Definitely not counter-productive at all. I appreciate your thoughts. I think you and I agree about the scrupulous measurements part. You are also correct: in that post I was not distinguishing between different types of defects, just using the broad notion of fault/failure for the purposes of presenting my point. Also: I do agree about fault injection and error seeding methods but those can be costly as you surmise, although often not as costly as something like mutation testing.

    Joe:
    Regarding the terminology of "requirements coverage factor" that actually more comes from the thinking of John Musa and Capers Jones, both of whom used a similar term (although in different ways, I think). And, to be sure, as if we needed further proof: I am an idiot. I meant it the reverse as you stated it (RQ / VR), not (VR / RQ) as I have it. Chalk that up to me writing in a hurry. Sorry 'bout that.

    As far as where you say "If I have tests to cover ALL of the requirements, I would image this would be 'complete coverage'", it may be "complete" in terms of thoroughness relative to the number of requirements. But it might not be the most comprehensive. (I am not saying this is the case for you - just that the distinction is important.) I have seen test cases that cover all the requirements, but did not do so in the most comprehensive fashion that would give greater confidence under a variety of conditions.

    Regarding the comment about "having all the test cases needed to validate requirements", that is part of test case estimation and prediction techniques (partly) but also understand that I tend to use more rule-based requirements documents such that test case generation can initially be automated (in terms of being derived) from the specification language of the requirements document and then amended as might be needed via such techniques as orthogonal arrays, test clustering, equivalence partitioning, etc., etc.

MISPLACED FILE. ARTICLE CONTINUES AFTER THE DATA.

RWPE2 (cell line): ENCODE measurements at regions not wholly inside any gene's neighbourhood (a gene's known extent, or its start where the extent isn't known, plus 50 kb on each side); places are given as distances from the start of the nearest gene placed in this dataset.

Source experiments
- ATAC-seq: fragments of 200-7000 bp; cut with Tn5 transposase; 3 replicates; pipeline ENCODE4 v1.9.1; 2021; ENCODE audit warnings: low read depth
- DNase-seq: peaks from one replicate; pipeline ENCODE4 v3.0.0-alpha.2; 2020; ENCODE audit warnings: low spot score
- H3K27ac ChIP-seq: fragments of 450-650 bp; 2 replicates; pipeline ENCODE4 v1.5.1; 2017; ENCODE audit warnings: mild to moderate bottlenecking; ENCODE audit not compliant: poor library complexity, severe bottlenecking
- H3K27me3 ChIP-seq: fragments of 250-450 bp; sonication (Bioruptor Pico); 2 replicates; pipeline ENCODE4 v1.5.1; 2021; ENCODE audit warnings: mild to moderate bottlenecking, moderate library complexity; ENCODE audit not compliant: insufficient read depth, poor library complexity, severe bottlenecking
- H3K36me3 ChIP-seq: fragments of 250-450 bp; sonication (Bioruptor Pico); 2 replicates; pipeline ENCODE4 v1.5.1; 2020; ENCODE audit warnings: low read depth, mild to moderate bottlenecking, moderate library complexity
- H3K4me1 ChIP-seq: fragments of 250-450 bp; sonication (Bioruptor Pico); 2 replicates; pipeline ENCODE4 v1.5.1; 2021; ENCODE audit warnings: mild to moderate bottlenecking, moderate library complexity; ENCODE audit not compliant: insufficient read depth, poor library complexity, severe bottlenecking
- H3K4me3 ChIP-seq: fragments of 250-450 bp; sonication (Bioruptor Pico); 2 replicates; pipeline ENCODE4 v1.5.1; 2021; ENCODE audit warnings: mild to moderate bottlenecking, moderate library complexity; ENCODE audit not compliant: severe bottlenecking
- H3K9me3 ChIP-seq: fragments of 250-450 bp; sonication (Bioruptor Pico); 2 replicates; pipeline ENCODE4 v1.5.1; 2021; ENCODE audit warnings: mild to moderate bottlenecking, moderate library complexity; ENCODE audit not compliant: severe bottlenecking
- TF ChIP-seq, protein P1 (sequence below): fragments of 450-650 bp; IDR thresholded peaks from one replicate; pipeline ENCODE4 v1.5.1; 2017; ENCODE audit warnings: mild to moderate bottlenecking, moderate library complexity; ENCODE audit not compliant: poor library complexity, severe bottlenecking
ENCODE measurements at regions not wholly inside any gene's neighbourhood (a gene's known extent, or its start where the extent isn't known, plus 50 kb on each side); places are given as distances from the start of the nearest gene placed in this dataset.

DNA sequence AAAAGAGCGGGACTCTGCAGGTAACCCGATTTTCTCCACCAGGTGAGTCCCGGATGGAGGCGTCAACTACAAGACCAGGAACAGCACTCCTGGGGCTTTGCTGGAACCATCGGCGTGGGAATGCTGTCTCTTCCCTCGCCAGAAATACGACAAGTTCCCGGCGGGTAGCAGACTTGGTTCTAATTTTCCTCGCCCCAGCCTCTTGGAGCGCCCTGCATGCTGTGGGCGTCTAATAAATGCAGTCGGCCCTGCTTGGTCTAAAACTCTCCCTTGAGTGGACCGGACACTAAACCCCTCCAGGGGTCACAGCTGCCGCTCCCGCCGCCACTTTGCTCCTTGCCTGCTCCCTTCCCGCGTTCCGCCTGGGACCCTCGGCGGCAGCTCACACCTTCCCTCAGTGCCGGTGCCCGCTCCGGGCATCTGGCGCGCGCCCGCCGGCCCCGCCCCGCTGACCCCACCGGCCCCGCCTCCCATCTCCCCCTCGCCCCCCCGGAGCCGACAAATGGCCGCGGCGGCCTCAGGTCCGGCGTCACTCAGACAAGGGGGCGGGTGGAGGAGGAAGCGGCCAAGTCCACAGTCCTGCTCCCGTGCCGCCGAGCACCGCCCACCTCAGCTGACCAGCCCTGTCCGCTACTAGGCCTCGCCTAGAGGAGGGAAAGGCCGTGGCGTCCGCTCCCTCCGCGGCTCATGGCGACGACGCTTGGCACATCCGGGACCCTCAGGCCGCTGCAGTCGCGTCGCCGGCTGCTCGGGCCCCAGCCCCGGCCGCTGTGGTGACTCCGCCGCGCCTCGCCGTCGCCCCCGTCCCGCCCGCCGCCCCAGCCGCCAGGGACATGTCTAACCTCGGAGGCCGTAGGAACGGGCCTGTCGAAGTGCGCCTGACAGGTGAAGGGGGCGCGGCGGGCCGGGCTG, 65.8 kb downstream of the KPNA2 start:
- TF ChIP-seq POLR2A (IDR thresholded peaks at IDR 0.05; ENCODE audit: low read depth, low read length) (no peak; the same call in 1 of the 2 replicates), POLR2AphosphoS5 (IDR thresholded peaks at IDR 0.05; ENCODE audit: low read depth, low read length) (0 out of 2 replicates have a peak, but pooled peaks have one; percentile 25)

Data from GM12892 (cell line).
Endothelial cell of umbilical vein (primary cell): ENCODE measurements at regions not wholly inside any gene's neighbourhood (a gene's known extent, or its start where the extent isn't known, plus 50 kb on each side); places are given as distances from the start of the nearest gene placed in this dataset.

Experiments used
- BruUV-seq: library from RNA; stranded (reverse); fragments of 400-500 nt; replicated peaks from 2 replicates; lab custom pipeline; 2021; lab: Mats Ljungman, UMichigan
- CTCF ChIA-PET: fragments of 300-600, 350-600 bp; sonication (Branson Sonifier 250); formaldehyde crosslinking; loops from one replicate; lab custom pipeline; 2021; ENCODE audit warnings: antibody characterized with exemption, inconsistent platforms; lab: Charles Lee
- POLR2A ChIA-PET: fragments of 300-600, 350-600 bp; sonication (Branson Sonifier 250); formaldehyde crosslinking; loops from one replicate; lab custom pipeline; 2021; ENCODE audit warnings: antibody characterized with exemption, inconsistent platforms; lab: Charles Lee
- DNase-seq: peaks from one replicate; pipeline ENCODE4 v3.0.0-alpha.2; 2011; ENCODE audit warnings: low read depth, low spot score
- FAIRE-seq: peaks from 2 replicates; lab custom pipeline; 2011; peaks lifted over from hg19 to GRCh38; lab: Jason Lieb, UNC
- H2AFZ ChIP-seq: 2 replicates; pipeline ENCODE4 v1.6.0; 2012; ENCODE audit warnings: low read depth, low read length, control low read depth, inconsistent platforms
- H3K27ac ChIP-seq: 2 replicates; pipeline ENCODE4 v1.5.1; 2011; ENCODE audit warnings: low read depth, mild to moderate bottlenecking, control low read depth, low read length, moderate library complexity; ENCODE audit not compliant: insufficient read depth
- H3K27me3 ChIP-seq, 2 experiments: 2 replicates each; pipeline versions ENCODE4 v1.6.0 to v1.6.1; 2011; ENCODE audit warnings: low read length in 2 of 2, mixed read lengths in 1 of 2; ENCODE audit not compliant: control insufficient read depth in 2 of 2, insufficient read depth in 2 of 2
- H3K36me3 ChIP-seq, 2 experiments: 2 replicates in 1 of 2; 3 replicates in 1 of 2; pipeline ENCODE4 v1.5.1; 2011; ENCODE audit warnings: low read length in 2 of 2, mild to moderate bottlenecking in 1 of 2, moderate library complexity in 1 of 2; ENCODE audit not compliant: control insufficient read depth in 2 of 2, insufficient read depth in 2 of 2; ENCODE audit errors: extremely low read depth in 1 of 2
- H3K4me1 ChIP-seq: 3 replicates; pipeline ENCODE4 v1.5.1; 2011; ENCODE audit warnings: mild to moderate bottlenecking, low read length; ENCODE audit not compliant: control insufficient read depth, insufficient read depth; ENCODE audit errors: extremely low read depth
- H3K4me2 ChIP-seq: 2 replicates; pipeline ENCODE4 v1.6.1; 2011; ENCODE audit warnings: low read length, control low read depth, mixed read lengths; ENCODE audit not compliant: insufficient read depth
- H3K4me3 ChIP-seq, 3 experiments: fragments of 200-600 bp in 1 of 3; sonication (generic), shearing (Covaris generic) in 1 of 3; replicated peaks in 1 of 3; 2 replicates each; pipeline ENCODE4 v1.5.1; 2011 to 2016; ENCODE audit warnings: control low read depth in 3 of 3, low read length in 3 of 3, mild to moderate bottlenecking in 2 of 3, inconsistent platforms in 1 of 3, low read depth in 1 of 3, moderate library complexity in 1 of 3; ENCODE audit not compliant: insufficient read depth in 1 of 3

Overall, I am not sure if I am answering your last question because I am not sure if I am understanding you correctly in terms of the distinguishing elements you would be looking for.

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  5. #5
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    Re: Effective Testing/Testing Effectively

    I wonder if it would be productive to have some posts on how to do these things? I'm particularly interested in fault/defect coverage. Everyone always asks for "coverage metrics" but sometimes it's hard to determine if what you're providing actually is anything worth looking at. I'm also curious about the distinction between thorough coverage of requirements and comprehensive coverage of requirements. I'm not sure you could measure direct comprehensiveness to requirements. Not sure, though.

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  6. #6
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    Re: Effective Testing/Testing Effectively

    <BLOCKQUOTE><font size="1" face="Verdana, Arial, Helvetica">quote:</font><HR>Originally posted by AitenB:
    I wonder if it would be productive to have some posts on how to do these things?<HR></BLOCKQUOTE>

    Actually I have found it less productive - at least when I do things like this. The thread languishes, stifles, and then pretty much dies in heart-rending agony. I was thinking it might be interesting, however, for some of us to do TUTORIAL threads. Each post could be as such: "TUTORIAL: {name}". This would facilitate searching. The {name}, of course, is replaced by whatever it is. So you might have: "TUTORIAL: Requirements Coverage" or something like that. This could be a sort of "how-to" post regarding how people actually do these activities.

    <BLOCKQUOTE><font size="1" face="Verdana, Arial, Helvetica">quote:</font><HR>I'm particularly interested in fault/defect coverage. Everyone always asks for "coverage metrics" but sometimes it's hard to determine if what you're providing actually is anything worth looking at.<HR></BLOCKQUOTE>